House, Senate diverge on 9/11 response

As clock winds down on 108th Congress, lawmakers focus on 9/11 commission goals.

By , Staff writer of The Christian Science Monitor

With most of its legislative work unfinished, the closing days of the 108th Congress are coming down to a quick march to get some form of the 9/11 commission recommendations into law.

House GOP leaders, who once opposed using the commission's final report as the template for reform, have moved closer to it in recent weeks. "It is a much more comprehensive enacting of the 9/11 commission recommendations than anyone would have thought possible a few weeks ago," says Rep. Chris Cox (R) of California, chair of the House Select Committee on Homeland Security, who credits the commission with "a good job in public diplomacy."

But the House version still differs from the Senate's on issues from new law enforcement authorities to whether the Pentagon should be forced to accept a lower profile in intelligence decisions - setting up turf battles among lawmakers.

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At a briefing to release their bill on Friday, GOP leaders carried fresh copies of the 9/11 commission report. In a draft table of contents, released later in the day, the original title, "Terror Prevention and Responses Act," had been replaced with "The 9/11 Commission Implementation Act."

It's a sign of the immense prestige of the 9/11 commission, now disbanded, and the power of national security as a public concern in an election year. Like the 2002 vote that created the Department of Homeland Security, this debate occurs just before a national election, with Americans paying attention to what happens in Washington.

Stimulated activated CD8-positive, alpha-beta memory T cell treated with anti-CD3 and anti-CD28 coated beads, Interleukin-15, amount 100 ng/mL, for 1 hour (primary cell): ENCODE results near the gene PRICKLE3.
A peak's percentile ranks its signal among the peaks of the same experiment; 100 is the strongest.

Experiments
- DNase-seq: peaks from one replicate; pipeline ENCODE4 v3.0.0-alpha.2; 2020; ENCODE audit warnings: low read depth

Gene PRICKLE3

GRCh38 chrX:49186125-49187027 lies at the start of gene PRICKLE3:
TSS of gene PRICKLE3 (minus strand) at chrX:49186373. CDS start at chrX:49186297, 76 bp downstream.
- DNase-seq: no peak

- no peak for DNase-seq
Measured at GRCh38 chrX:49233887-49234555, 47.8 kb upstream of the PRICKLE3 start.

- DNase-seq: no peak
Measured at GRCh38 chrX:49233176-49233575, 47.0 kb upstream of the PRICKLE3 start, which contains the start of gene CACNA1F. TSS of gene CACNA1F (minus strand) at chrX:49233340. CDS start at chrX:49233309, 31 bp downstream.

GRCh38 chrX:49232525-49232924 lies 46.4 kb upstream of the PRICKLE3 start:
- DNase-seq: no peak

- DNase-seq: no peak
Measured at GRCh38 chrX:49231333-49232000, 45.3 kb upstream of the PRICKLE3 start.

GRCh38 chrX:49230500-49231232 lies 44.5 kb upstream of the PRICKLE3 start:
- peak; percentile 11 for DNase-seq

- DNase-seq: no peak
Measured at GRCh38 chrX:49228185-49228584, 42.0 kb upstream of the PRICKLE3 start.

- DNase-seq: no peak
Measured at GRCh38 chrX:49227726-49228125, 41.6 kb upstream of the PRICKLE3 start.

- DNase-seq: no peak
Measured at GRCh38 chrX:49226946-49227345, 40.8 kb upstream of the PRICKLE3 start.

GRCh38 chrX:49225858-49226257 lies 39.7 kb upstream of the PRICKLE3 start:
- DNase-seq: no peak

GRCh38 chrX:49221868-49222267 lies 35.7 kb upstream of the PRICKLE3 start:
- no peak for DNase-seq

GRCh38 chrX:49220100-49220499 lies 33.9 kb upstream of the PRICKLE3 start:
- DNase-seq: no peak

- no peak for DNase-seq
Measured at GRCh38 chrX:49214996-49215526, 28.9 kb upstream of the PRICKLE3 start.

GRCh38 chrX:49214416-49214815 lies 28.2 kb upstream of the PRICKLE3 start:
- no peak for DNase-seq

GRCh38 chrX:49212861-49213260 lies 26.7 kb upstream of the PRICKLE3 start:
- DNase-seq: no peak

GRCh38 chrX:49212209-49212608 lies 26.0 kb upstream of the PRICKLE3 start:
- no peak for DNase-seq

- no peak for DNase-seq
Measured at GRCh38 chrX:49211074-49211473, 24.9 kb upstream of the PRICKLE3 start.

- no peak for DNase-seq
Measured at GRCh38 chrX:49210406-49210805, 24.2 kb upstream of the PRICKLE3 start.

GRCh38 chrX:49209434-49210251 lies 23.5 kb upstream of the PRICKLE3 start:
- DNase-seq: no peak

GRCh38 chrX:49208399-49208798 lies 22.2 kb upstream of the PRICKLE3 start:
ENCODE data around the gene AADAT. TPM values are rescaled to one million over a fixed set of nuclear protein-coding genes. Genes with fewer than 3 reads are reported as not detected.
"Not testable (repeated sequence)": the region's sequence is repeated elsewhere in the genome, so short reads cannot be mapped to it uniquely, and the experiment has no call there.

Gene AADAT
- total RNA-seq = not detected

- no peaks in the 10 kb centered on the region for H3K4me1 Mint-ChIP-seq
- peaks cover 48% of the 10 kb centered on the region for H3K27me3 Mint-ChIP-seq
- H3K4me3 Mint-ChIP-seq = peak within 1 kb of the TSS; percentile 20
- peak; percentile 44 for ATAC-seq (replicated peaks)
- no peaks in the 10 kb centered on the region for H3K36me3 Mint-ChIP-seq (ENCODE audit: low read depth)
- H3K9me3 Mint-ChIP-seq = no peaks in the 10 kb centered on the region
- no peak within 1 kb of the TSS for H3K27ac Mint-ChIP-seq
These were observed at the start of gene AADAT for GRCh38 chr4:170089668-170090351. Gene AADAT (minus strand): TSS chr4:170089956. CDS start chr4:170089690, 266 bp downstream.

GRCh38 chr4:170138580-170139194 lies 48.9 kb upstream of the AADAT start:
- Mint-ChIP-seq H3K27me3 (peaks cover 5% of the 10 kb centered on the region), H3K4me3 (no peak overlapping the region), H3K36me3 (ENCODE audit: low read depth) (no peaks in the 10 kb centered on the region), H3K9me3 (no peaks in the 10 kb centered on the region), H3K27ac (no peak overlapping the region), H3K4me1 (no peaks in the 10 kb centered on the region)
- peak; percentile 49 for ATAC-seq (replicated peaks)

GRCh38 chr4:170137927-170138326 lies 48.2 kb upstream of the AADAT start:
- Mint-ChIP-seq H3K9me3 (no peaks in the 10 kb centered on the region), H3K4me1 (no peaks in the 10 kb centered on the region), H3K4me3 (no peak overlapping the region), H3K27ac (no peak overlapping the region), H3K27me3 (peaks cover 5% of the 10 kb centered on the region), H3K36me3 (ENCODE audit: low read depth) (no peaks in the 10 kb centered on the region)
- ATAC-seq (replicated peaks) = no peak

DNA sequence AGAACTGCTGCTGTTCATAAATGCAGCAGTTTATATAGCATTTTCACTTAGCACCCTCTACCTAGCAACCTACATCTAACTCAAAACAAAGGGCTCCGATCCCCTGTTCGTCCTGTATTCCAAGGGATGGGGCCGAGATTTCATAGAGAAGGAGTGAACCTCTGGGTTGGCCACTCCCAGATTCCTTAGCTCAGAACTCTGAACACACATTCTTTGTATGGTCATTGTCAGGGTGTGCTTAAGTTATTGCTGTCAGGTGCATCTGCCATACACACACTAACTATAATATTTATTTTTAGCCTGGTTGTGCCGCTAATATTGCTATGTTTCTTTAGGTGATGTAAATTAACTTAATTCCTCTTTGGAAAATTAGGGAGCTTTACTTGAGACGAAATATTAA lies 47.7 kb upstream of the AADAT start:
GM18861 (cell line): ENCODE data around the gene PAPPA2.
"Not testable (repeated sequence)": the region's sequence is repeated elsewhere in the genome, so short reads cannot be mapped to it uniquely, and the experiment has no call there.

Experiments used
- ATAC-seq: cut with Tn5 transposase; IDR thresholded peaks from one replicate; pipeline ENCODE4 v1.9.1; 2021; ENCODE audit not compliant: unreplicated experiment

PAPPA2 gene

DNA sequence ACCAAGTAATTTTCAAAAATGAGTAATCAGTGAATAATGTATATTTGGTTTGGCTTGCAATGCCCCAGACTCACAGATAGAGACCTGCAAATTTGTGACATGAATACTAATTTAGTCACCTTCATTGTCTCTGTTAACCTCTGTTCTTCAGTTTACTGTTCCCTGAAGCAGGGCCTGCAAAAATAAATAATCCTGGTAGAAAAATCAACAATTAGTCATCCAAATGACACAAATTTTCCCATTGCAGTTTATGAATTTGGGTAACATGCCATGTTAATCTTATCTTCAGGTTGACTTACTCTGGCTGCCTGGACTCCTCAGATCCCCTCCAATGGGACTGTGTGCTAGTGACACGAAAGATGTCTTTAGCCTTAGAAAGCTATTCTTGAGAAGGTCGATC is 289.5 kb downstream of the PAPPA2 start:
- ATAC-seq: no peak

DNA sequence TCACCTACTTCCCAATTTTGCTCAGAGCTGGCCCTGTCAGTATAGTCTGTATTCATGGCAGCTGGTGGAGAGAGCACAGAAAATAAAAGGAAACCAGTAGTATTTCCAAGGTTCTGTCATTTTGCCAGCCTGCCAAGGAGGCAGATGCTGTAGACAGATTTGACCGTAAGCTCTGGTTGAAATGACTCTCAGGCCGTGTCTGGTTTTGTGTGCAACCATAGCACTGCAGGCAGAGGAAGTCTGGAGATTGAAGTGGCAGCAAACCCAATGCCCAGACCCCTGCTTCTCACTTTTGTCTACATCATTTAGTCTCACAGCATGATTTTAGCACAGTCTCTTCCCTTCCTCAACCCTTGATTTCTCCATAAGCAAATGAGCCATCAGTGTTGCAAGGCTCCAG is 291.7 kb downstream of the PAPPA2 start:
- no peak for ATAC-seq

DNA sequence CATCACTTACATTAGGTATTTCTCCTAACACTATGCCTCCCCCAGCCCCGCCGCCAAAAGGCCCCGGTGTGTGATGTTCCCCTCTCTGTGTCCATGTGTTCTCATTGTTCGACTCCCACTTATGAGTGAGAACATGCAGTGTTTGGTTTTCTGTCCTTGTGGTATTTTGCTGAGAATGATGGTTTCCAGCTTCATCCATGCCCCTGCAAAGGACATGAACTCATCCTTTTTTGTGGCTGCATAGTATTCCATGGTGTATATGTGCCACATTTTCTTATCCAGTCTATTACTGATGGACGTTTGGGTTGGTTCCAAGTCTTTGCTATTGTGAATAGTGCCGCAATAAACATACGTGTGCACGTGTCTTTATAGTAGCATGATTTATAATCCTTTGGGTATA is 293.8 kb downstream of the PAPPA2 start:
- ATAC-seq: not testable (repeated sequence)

For both parties, the upcoming decisions on everything from a new national-intelligence czar to broad new powers for law enforcement carry huge political risks. Even the hint of appearing hesitant on any reform that might make Americans safer could be fatal at the polls, as Democrats learned when they lost control of the Senate in 2002.

The risks of rushing

But a range of security experts say that a rush to legislate can also be risky. Last week, a bipartisan group of former Defense and Intelligence officials, including former Secretary of State Henry Kissinger, called for more time. "We are concerned that the reforms of the magnitudes that are being talked about, and with the impact that they will have on the conduct of intelligence and on the national security machinery, should not be rushed through in the last week of a congressional session, in the middle of a presidential election campaign," he told a Senate panel.

"I don't usually agree with Henry Kissinger on anything, but Congress is rushing this because they want to do something," says Melvin Goodman, senior fellow at the Center for International Policy and a former CIA and State Department analyst.

"The two leading recommendations of the commission are very harmful," he adds. "The call to put an intelligence czar inside the executive branch shows they don't understand the politicization of intelligence. And centralizing analysis of intelligence shows they don't recognize the importance of redundancy."

The shakeups outlined in both the House and Senate versions are broad, ranging from a new director of national intelligence to new mandates for setting priorities in security spending. In a major departure from current practice, lawmakers in both the House and Senate are backing the commission's recommendation to make risk - not population or size - the basis for security decisions.